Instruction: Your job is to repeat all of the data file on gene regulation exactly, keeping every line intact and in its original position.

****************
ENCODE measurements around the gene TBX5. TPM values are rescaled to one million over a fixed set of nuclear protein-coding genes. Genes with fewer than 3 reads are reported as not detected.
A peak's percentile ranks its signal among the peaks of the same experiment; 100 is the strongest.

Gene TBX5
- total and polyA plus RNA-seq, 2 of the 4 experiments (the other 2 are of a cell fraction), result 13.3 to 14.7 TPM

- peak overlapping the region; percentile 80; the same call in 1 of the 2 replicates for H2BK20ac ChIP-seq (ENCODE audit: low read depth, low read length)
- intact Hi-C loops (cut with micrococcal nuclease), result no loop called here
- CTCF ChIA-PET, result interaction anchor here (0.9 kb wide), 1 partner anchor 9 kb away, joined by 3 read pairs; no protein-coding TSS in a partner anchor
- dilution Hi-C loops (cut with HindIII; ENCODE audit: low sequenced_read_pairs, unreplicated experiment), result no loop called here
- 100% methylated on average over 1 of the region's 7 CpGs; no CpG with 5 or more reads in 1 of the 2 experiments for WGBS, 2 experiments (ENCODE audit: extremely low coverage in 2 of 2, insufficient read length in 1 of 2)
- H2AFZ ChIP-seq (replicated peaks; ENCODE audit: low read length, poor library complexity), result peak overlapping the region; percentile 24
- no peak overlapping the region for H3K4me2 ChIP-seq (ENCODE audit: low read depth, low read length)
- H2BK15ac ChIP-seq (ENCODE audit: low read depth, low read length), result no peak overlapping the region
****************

ENCODE measurements around the gene TBX5. TPM values are rescaled to one million over a fixed set of nuclear protein-coding genes. Genes with fewer than 3 reads are reported as not detected.
A peak's percentile ranks its signal among the peaks of the same experiment; 100 is the strongest.

Gene TBX5
- total and polyA plus RNA-seq, 2 of the 4 experiments (the other 2 are of a cell fraction), result 13.3 to 14.7 TPM

- peak overlapping the region; percentile 80; the same call in 1 of the 2 replicates for H2BK20ac ChIP-seq (ENCODE audit: low read depth, low read length)
- intact Hi-C loops (cut with micrococcal nuclease), result no loop called here
- CTCF ChIA-PET, result interaction anchor here (0.9 kb wide), 1 partner anchor 9 kb away, joined by 3 read pairs; no protein-coding TSS in a partner anchor
- dilution Hi-C loops (cut with HindIII; ENCODE audit: low sequenced_read_pairs, unreplicated experiment), result no loop called here
- 100% methylated on average over 1 of the region's 7 CpGs; no CpG with 5 or more reads in 1 of the 2 experiments for WGBS, 2 experiments (ENCODE audit: extremely low coverage in 2 of 2, insufficient read length in 1 of 2)
- H2AFZ ChIP-seq (replicated peaks; ENCODE audit: low read length, poor library complexity), result peak overlapping the region; percentile 24
- no peak overlapping the region for H3K4me2 ChIP-seq (ENCODE audit: low read depth, low read length)
- H2BK15ac ChIP-seq (ENCODE audit: low read depth, low read length), result no peak overlapping the region